A-Z

Ruth

Age at interview: 43
Brief Outline: In Ruth’s first pregnancy, she developed pre-eclampsia at 32 weeks and stayed in hospital till the birth of her son by emergency C section at just over 35 weeks. Her baby weighed 4lb. Ruth was unable to physically breastfeed and used an electrical pump to expressed her milk for 4½ months. The experience was both emotionally and physically exhausting. She felt a failure as well as under pressure by health professionals to feed her son breastmilk. In her second pregnancy, Ruth developed severe gestational diabetes and was also at high risk of developing pre-eclampsia. Her second son was delivered by planned C section at 38 weeks. Her second son received her expressed milk for four weeks, and then she started a mix-feeding routine and then formula.
Background: Married, two children ages 6 years and 7 months. Works full-time for a university. Ethnic background: White British.

More about me...

Ruth became a mum for the first time in her late thirties and was forty-two when she had her second son. She has a condition called polycystic ovaries. During both pregnancies, she was closely monitored by the hospital medical team because of her age; the onset of gestational diabetes and the high risk of developing pre-eclampsia during pregnancy. Ruth developed pre-eclampsia with her first son at 32 weeks and stayed in hospital till the birth. She was transferred to another hospital fifty minutes away, because her local maternity hospital had no special care unit beds available for her baby. The plan was to induce her but there were complications and the baby went into distress and she ended up having an emergency C section at just over 35 weeks. Her premature baby weighted 4lb and was in an incubator for two days to regulate his temperature and in a special care unit for another 9 days due to his size and jaundice.

When she recovered a bit from her C section, Ruth tried to breastfeed her baby, but he wasn’t interested and she found it physically difficult due to the size of her breasts and the size of the baby. She started to express her colostrum, and then her breastmilk using an electric pump, which was fed to the baby first by nasal tube and then by bottle. There was very limited support to help breastfeed in the hospital but when she left hospital the midwives and health visitors reassured her that breastfeeding was going to happen when the baby was more settled and slightly bigger. They advised her that she should breastfeed for at least six months especially as her baby had been premature, but in the meantime she should keep pumping and feeding him her breastmilk from the bottle. As a first time mum, she felt under pressure to comply with the advice of health professionals and she herself wanted to give her premature son a good start in life. Ruth’s mother was very supportive and engaged a breastfeeding consultant. She had four sessions with the expert but all they managed was for the baby to latch on once just for a few seconds. She was pumping her breastmilk every four hours - day and night as advised to maintain her milk supply. Her baby was growing well, but he was not breastfeeding as predicted by health professionals. The four hourly routine was exhausting, and her mood was low.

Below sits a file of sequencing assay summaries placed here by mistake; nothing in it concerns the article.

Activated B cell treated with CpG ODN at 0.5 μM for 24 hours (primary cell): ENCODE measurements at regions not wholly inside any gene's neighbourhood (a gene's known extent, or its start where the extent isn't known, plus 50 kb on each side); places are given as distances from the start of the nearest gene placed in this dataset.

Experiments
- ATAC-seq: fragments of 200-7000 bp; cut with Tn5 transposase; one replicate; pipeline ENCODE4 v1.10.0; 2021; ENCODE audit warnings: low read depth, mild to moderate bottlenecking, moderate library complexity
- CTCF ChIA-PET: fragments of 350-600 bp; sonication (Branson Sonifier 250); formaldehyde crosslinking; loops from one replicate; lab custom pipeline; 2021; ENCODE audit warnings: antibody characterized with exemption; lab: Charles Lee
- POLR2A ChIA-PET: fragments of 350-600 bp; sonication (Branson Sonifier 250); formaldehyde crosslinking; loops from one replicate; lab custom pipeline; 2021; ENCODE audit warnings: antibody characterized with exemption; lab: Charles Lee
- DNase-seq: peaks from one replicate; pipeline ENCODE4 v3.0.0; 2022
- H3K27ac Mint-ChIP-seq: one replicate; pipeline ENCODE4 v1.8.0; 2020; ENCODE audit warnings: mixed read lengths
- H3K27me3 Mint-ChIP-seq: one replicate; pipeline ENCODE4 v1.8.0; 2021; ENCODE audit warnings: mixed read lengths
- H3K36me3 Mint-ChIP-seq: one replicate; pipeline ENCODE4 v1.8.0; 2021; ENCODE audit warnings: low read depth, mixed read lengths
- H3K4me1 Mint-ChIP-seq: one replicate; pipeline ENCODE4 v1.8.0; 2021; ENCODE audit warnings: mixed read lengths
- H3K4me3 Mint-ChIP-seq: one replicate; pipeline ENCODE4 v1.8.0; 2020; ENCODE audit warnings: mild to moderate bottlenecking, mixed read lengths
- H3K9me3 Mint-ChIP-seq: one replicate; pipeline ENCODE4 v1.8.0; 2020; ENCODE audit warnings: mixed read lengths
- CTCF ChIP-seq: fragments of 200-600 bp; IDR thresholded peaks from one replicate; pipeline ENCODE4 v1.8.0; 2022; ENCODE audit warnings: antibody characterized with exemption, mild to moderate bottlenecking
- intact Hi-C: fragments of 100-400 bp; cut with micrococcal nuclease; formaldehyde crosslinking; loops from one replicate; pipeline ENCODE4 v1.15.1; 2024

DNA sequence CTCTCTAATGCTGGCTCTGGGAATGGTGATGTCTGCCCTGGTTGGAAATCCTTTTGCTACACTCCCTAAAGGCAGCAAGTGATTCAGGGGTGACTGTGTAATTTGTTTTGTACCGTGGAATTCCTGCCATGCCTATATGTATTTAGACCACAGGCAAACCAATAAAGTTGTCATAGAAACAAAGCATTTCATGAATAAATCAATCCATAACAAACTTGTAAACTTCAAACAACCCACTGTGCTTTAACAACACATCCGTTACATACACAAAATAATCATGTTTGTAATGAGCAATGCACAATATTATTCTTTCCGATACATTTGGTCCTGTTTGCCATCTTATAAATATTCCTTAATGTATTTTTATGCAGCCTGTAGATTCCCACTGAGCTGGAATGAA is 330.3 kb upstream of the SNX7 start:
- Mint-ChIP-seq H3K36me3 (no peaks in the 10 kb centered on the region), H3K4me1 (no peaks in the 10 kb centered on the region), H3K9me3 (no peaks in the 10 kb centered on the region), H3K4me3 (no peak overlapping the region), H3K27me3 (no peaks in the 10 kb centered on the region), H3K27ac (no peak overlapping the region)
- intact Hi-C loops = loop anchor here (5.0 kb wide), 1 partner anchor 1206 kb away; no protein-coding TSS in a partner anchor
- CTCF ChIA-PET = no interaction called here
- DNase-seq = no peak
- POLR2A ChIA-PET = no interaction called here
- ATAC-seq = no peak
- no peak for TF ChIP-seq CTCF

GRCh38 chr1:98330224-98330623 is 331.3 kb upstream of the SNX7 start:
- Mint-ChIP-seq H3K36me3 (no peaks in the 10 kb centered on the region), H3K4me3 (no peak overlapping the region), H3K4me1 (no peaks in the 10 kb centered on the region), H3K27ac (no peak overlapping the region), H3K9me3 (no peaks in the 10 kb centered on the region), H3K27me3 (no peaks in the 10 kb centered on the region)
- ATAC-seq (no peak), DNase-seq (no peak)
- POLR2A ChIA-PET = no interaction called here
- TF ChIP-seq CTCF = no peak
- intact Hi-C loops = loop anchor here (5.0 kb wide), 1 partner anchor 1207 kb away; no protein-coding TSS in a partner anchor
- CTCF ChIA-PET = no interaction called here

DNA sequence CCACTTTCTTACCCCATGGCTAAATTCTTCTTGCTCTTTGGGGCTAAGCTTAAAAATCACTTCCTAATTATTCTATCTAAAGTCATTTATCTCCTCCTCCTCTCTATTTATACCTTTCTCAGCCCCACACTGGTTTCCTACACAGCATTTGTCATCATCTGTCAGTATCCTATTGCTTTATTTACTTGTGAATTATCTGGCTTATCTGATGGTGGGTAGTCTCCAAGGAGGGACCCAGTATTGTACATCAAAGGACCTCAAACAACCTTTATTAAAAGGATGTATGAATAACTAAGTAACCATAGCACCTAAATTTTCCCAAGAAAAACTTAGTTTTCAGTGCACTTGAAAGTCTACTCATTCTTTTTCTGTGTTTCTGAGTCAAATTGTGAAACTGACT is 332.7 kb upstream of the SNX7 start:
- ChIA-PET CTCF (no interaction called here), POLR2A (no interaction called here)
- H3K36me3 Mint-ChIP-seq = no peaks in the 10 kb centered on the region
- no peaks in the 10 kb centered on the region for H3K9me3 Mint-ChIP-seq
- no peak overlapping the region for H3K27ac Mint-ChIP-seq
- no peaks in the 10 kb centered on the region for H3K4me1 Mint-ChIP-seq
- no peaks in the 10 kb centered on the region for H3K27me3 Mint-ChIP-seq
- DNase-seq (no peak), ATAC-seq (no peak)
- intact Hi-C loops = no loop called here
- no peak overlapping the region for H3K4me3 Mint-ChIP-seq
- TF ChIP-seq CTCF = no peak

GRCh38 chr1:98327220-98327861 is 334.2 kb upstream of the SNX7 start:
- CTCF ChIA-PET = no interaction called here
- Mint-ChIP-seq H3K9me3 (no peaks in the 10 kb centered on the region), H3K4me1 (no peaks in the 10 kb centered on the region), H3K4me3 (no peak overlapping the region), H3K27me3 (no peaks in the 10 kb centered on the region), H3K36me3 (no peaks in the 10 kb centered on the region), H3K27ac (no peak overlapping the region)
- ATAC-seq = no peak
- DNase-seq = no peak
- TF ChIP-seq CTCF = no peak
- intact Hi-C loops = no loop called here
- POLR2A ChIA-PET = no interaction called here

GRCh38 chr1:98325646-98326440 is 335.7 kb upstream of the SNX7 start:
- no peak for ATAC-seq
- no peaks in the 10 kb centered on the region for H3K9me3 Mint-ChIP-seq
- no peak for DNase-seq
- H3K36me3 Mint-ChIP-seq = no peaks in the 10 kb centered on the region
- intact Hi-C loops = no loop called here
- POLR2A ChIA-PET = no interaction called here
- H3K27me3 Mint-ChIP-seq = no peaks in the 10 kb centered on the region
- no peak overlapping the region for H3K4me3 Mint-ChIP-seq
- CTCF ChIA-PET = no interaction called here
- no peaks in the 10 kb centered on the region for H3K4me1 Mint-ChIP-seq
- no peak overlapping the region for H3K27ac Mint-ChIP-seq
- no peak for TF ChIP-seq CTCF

She felt a sense of failure because she had not achieved a natural birth or succeeded in breastfeeding. She felt bullied by the health professionals into keeping regularly pumping and attempting breastfeeding, which she did every day for four months. Her husband supported her in her efforts but convinced her that she had done enough and that she had succeeded in giving their son all the goodness from her milk. It was time for her to stop pumping and to start using baby formula. As Ruth had been maintaining such a good supply of breastmilk, she had been storing the surplus in the freezer and had enough to feed her son for a couple of months. But when her son was given the defrosted milk it was rejected or vomited up. The frozen breastmilk was then donated to the breastmilk bank at the local hospital. Ruth then started to wean the baby onto formula and reduce her milk supply, which took a few weeks.
 
The experience of birth and breastfeeding with her second son was more positive. Before conceiving, her new GP advised Ruth to lose weight; and she managed to lose two stone. Despite being in good health during pregnancy, she developed gestational diabetes again but much more severely than with her first son and that involved being treated with tablets and insulin three times a day. She did feel very well cared for by the consultants in hospital, her GP and the midwife. Overall, she felt more confident. Her consultants advised her to have a planned C section at thirty eight weeks due to the risks of gestational diabetes, pre-eclampsia and failed induction with her first son. The planned C section went ahead at 38 weeks and went well and she delivered a baby who was within normal weight (7lb) and did not need special care. Regarding breastfeeding she felt that the attitude of health professionals had changed for the better in the five years between her pregnancies; that the priority was to feed the baby, not ‘you have to breastfeed for six months’. In hospital, she was helped by a midwife to latch the baby to her breast and he showed an interest in it - but like before, he was unable to successfully feed.

A particularly helpful midwife figured out that although Ruth has large breasts and lots of milk, her nipples were not very long and the soft palate of her son was too far back in his mouth to enable him to latch on successfully and suck the milk. In other words, it was the mechanics that prevented the baby from breastfeeding. This finding came as a big relief to Ruth. There was at last an explanation as to why her baby and perhaps her other son as well had been unable to breastfeed. She and her husband agreed that she would not use an electric pump again so she used a hand pump for four weeks to express her breastmilk and then alternated feeds with formula till six weeks. Her second son was then exclusively on formula from six weeks old. Unlike her first experience, she felt relaxed and able to make decisions that were appropriate for her baby, herself and the whole family.